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Four new interiors trends for Autumn

By 23rd September 2021Articles, Lifestyle, News

From comforting colours to materials inspired by the natural world, these are the new season’s home trends

© David Irwin for Another Country

Sustainable furniture

Far more than a seasonal trend, sustainably made furniture is the future. Part of this month’s London Design Festival, the Planted show – which will send zero-waste to landfill and is built around the principles of biophilic design – at King’s Cross will showcase an impressive line-up of brands, such as Less is Better and Nikari, that demonstrate their commitment to sustainability and put the environment at the heart of their business by minimising impact during the production process. Top buys for autumn include the Sage Sit-Stand workbench designed by David Rockwell for Benchmark (ideal for those wanting a flexible workspace at home) and the Hardy collection of chairs, stools and coffee table by David Irwin for Another Country. www.planted-cities.co.uk; www.anothercountry.com; www.benchmarkfurniture.com

© John Lewis

Autumnal hues

A desire for inviting, cocooning spaces: that’s what’s at the heart of this season’s rich new colour palette: terracotta, ochre, red brick and warm neutrals. ‘When combined together, these shades create a harmonious interior that evokes the natural world, ensuring a calming and restorative environment,’ says Sarah O’Sullivan, Home Partner and Designer at John Lewis. ‘It’s very user friendly as there is a natural balance between the shades. A terracotta tone for the walls adds a lovely warmth to a living space. Layer classic stripes and checks as a foundation for the soft furnishings, and pair with nature-inspired prints in ochres and navy to complete the look.’ www.johnlewis.com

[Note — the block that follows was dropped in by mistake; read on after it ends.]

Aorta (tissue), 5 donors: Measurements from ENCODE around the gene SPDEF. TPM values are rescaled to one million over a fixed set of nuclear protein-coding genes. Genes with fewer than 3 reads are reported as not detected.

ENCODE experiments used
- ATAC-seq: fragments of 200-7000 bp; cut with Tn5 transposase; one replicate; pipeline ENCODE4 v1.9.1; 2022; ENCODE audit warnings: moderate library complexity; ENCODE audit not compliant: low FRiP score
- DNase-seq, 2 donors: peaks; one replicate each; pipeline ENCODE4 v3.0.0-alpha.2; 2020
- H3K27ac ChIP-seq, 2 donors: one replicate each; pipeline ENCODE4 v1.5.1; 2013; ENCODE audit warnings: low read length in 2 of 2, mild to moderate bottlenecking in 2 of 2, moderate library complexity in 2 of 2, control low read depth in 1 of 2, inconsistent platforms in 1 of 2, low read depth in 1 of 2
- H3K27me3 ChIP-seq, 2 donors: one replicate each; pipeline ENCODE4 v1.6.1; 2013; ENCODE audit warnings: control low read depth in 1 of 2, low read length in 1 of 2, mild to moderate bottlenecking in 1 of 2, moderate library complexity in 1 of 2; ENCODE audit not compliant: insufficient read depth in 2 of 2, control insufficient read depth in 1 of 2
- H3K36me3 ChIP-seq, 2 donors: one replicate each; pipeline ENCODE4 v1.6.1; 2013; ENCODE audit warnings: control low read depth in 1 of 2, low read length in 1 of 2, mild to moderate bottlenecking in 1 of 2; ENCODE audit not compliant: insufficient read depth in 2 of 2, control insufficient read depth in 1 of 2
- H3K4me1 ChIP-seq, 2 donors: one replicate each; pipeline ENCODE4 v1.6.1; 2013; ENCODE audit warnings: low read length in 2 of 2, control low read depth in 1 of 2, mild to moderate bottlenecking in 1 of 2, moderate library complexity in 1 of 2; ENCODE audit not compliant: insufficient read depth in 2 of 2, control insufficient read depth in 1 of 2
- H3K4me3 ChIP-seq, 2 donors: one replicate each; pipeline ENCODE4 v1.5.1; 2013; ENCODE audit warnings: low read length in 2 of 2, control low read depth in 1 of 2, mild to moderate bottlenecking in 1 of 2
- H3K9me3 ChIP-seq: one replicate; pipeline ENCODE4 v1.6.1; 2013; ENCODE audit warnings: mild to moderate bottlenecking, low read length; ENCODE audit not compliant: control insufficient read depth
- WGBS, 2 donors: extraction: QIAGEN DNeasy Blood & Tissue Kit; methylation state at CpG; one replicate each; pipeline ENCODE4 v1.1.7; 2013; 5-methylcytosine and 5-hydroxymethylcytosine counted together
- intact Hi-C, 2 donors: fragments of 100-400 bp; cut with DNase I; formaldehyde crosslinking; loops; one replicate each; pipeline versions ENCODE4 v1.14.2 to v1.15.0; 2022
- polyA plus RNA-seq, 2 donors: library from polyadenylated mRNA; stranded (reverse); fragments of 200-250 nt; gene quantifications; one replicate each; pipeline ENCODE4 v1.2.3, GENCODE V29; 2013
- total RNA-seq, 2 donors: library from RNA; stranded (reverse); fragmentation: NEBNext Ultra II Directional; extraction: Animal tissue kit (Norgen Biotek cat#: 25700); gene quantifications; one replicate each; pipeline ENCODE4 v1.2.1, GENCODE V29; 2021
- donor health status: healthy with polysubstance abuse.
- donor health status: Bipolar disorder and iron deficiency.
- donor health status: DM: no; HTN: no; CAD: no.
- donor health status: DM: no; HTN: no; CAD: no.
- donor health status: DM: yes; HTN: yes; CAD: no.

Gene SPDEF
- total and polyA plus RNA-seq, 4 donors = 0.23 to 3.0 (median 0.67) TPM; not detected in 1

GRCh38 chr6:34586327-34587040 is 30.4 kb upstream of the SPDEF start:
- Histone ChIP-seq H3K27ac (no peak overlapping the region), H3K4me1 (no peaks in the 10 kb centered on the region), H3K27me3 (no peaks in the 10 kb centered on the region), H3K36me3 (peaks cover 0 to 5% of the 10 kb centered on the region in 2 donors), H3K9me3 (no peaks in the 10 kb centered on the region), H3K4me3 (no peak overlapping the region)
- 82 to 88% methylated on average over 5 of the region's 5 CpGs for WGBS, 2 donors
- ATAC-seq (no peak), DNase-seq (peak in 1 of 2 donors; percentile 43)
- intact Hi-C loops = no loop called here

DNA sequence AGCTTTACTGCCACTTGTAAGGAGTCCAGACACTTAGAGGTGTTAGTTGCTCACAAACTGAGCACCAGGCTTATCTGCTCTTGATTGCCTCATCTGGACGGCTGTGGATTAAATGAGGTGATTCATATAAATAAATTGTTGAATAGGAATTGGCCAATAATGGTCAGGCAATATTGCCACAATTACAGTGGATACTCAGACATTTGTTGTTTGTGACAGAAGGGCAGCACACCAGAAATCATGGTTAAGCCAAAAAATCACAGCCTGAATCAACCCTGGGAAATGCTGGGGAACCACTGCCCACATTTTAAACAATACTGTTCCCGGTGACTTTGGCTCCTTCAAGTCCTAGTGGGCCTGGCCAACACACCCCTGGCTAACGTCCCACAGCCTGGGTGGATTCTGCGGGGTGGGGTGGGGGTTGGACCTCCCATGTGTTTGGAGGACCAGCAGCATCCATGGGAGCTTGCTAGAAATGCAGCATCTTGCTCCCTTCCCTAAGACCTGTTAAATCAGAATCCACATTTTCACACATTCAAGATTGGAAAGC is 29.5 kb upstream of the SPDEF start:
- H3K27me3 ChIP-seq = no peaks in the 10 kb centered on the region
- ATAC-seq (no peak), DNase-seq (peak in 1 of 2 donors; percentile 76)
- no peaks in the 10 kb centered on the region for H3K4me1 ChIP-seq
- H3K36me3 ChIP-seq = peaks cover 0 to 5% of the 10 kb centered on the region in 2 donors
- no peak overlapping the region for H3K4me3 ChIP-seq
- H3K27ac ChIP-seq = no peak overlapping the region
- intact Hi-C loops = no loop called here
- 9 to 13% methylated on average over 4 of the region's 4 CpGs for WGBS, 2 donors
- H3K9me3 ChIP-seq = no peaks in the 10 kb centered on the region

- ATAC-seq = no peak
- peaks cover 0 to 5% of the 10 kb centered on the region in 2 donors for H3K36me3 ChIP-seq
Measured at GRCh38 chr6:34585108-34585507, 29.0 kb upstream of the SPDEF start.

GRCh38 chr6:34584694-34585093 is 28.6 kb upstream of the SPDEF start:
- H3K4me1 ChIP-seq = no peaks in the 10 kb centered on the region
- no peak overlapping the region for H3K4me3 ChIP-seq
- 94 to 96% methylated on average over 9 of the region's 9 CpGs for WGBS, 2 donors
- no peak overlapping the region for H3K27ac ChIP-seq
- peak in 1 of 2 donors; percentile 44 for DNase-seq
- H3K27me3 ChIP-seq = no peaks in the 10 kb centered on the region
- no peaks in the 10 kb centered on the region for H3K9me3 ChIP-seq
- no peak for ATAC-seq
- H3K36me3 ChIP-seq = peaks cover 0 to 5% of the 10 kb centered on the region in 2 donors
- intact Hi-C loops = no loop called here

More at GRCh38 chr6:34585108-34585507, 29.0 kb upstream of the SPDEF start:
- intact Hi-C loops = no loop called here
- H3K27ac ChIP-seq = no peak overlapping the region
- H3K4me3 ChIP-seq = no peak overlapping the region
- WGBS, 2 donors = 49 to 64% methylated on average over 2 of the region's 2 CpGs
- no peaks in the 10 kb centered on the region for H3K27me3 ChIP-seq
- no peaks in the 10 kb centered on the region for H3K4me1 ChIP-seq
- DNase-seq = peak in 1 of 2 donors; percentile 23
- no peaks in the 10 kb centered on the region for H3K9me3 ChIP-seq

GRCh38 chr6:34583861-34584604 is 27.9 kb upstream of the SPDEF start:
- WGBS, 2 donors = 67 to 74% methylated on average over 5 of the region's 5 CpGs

© Morris & Co

Modern chintz

Dutch and British traders first began importing chintz textiles into the UK from India in the 17th-century, and they were an instant hit. But somewhere along the way we fell out of love with the famed floral textile and it became seen as old-fashioned and twee. Not anymore. Although most obviously suited to more traditional living spaces, sleek modern chintzes work just as well too – try upholstering a chair or using for curtains to add a splash of pattern to a room. Go-to companies for chintz include Morris & Co, which is celebrating its 160th anniversary with a collection of archive-inspired designs, and Colefax & Fowler where new fabrics include painterly Belvedere, which is reminiscent of a block print. www.colefax.com; www.morrisandco, www.sandersondesigngroup.com

© Natalia Miyar

Natural materials

Tying in neatly with sustainability’s more central role in our interior’s choices, is the ongoing trend for natural materials – whether artisanal clay-like ceramics, bamboo lampshades, washed linens or jute rugs. I encourage my clients to consider the benefits of organic materials which project calm and are grounding,’ says interior designer Natalia Miyar. ‘It is far more relaxing to be surrounded by luxurious natural fibres and finishes than hard shiny surfaces. Whether you live an urban lifestyle or somewhere rural the effect is the same. It is a misconception that natural has to be rustic.’ Natural materials don’t just add texture, interest and individuality: for instance, sleeping on a handcrafted organic mattress by Naturalmat is healthier too. She also advises ‘buying the best quality you can afford as these will last longer and age better; natural materials develop patina over time which becomes part of their charm.’ www.naturalmat.co.uk

 

Article written by Emma Love – @emma_love0001

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